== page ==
Curriculum Development - Key for a Vibrant School.
Curriculum development has been around for decades, but the principles of creating exciting courses of study still resonate in today's world. In a nutshell, curriculum development is the process of deciding which courses and methods are most appropriate for a group of learners. Careful planning takes into account the diversity of students, developmental levels, goals and objectives of the courses, as well as learning styles and methods to meet each student's needs. This process keeps a school focused on the needs of its students.
Curriculum development is generally done as a collaborative effort between teachers and administrators. The administrators bring the school or district's goals for a group of students, and the teachers contribute knowledge about the students. There are four stages to curriculum development: design and development, implementation, monitoring and evaluation, and review. For a great school, curriculum development is a constant process designed to create the best learning environment possible for each student.In the design and development phase, the group decides on specific ideas and objectives for each grade level. For example, in seventh grade language arts, some of the ideas might include being able to use context clues in reading, identify prefixes, and be able to write an essay using the five paragraph method. The design and development group also determines how these goals will be assessed throughout the year. Teachers are generally not given specific instructions on how to teach these goals, but the group might suggest methods and specific activities.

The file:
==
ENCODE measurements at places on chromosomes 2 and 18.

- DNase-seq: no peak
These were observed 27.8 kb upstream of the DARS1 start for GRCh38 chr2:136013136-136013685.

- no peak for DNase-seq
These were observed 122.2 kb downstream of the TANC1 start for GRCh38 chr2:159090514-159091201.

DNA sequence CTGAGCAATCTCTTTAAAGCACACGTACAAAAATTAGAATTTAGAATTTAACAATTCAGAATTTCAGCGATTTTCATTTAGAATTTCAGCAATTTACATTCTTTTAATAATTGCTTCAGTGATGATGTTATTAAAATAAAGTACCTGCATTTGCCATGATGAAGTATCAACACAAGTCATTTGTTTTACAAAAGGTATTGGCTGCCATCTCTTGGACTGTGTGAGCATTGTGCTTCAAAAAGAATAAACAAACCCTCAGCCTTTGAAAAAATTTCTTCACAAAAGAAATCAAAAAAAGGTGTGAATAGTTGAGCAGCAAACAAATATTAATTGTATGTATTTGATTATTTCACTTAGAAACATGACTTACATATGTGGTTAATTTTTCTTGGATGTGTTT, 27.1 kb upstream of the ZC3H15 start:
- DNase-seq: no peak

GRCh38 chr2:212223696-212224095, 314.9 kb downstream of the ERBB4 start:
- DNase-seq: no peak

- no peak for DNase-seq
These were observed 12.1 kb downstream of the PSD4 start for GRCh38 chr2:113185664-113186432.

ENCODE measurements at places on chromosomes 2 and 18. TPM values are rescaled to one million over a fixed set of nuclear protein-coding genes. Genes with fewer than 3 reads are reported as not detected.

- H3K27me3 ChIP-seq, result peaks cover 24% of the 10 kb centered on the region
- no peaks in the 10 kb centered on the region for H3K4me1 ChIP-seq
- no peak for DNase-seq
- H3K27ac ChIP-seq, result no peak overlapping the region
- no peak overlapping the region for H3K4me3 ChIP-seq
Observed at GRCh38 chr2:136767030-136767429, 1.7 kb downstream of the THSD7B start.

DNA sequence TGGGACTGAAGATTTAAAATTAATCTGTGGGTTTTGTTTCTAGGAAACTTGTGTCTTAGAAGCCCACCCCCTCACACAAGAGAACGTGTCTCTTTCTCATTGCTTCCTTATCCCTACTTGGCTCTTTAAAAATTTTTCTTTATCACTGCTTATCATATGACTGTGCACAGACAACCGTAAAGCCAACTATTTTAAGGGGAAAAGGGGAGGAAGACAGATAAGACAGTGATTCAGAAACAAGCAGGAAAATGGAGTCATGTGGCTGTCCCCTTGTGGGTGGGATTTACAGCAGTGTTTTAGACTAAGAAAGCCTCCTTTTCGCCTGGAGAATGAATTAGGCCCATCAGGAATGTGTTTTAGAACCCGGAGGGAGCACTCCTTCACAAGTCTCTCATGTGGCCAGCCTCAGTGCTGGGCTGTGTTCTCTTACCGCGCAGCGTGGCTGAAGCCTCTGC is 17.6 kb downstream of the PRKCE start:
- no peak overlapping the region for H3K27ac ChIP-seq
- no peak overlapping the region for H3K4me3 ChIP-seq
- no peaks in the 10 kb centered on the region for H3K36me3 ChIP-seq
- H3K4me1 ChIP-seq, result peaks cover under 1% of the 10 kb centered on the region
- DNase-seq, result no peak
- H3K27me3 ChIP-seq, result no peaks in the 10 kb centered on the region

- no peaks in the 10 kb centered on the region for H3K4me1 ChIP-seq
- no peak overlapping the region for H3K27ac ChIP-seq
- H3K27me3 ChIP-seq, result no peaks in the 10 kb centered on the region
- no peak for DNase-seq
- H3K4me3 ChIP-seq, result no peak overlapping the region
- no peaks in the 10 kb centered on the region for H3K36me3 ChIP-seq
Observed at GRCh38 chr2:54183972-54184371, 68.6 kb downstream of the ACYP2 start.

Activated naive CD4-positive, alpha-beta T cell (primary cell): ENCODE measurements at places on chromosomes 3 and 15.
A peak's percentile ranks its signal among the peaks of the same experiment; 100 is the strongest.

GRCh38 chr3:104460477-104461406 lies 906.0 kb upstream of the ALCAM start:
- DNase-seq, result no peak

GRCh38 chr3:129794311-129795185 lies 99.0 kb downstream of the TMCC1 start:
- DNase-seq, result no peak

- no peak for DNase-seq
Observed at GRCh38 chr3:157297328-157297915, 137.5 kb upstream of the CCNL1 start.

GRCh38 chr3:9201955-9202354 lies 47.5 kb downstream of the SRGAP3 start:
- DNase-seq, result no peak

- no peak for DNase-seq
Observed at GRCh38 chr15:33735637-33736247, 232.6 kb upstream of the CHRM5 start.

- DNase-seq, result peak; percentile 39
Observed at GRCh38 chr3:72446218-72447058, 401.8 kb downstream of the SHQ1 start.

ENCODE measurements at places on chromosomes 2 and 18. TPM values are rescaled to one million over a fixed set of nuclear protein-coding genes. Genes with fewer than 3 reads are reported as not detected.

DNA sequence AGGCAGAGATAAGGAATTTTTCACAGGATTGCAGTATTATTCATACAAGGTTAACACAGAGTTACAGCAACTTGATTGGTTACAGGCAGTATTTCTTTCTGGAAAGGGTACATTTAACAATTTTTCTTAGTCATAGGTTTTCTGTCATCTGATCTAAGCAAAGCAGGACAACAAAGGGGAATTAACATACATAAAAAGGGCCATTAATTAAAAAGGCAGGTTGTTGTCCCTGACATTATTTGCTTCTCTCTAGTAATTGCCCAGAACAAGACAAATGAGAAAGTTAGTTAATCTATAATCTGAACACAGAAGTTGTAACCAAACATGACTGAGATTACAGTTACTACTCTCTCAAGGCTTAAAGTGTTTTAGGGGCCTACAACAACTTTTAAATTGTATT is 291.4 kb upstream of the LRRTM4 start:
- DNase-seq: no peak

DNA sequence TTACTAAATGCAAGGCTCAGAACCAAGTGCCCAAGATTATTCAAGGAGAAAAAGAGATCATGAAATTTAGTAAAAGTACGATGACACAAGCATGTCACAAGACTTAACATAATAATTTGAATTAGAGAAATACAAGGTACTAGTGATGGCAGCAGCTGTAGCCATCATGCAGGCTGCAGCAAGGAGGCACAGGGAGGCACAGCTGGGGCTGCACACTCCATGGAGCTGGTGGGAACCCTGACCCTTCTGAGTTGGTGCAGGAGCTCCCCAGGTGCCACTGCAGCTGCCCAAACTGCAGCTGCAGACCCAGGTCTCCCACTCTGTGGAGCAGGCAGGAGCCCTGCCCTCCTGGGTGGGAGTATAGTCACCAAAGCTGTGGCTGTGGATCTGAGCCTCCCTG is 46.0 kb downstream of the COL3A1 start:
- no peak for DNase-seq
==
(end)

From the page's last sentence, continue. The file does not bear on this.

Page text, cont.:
The next phase of curriculum development hands the process over to the classroom teacher. During implementation of the curriculum, each teacher is allowed to determine how to present the information to his or her students, since it is generally understood that each teacher will understand their students and their particular challenges best. It is during the implementation phase that a monitoring and evaluation of the curriculum begins. Teachers may find that particular objectives dictated by the curriculum are too challenging for their students, at which point they will begin to suggest changes to the curriculum development group.
At the end of the school year, the curriculum development group reviews their plan to decide if it fit the needs of the school and the students. The process is never considered complete. Instead, the curriculum is constantly and regularly changed to fit the shifting population of the school, new educational methods, and any additional objectives.